At Queen's School of Music we believe that music theory provides a key to unlock some of the mysteries of music.
One of the purposes of music theory is to illuminate the structure and language of the music we love to perform and listen to, so that we may communicate with like-minded people who share the same passion, as well as intensify our understanding and appreciation of music.
Students at the School of Music receive a solid foundation in music theory and analysis. The requirement for all Bachelor of Music students to take three years of core music theory reflects our understanding of theory as fundamental to the study of music from every perspective - compositional, educational, musicological, and performance. Through this series of three courses students gain a thorough understanding of harmony, counterpoint, musical form and linear analysis. These courses prepare students for further studies in music theory, as well as providing an invaluable theoretical understanding to students who wish to specialize in other areas of music.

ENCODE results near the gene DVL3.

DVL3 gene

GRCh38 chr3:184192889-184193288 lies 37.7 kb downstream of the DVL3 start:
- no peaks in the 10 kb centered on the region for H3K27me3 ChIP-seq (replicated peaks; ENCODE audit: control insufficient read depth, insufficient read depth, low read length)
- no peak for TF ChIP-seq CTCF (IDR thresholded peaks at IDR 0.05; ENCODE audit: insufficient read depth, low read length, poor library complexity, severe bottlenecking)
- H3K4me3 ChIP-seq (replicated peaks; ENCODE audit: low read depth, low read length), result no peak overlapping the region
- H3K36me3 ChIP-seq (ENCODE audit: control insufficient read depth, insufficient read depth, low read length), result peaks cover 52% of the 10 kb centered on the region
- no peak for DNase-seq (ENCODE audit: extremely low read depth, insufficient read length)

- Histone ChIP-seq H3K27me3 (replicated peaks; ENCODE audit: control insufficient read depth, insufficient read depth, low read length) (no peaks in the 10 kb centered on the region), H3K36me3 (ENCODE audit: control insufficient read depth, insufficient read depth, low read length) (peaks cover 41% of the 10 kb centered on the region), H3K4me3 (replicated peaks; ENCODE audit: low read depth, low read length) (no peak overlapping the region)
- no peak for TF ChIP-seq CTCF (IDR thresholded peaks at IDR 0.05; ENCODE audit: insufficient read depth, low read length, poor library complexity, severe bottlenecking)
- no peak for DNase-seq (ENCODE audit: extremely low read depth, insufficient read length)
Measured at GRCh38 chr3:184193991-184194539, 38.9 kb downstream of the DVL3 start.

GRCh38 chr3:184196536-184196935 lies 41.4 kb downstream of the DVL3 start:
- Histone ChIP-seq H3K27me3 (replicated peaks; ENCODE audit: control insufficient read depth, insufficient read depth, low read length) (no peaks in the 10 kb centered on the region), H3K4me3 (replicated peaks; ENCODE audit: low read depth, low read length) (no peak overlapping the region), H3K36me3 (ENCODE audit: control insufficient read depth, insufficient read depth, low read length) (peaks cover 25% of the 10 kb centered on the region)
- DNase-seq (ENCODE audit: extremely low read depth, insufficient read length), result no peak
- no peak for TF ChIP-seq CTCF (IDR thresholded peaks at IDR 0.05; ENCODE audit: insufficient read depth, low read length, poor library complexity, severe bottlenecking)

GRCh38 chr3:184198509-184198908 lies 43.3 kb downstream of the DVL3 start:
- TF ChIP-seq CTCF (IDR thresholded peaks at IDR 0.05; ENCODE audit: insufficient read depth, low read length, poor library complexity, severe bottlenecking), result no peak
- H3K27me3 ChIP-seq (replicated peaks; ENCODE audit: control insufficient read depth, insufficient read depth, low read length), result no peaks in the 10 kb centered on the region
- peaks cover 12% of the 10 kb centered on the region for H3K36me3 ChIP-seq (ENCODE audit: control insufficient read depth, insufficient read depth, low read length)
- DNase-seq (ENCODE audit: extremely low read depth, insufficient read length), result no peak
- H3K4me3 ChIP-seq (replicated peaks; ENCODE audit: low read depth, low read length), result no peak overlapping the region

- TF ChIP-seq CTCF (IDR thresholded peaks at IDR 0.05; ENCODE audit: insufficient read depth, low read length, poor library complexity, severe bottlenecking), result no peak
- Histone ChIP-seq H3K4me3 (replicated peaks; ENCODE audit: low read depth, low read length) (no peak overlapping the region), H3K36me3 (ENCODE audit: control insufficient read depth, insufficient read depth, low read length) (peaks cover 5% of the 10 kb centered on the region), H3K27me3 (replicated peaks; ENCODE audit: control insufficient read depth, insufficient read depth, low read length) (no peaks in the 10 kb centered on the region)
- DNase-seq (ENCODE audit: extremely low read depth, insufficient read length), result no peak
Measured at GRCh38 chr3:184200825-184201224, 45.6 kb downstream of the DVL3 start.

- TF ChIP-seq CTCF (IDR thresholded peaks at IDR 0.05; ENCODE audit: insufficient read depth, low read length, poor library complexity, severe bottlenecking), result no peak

Upper-year theory option courses explore the most recent developments in theory and analysis. Analytical and writing skills are developed in such courses as modal and tonal counterpoint, Schenkerian theory and analysis, and the analysis of twentieth-century music. Other offerings in this area include seminar courses devoted to theoretical issues and analytical studies focused on the music of specific composers.
Our best students in theory and analysis frequently choose to develop their skills further by engaging in an in-depth research study into a specific topic, supervised by a member of the faculty. The excellent preparation in music theory gained by students at Queen's School of Music has led several graduates to successfully complete post-graduate programs in theory at other universities in North America.
Faculty members who teach theory and analysis at the School of Music are actively engaged in research, much of it devoted to music of the twentieth-century. Our faculty regularly make presentations at conferences and publish in the leading music theory journals.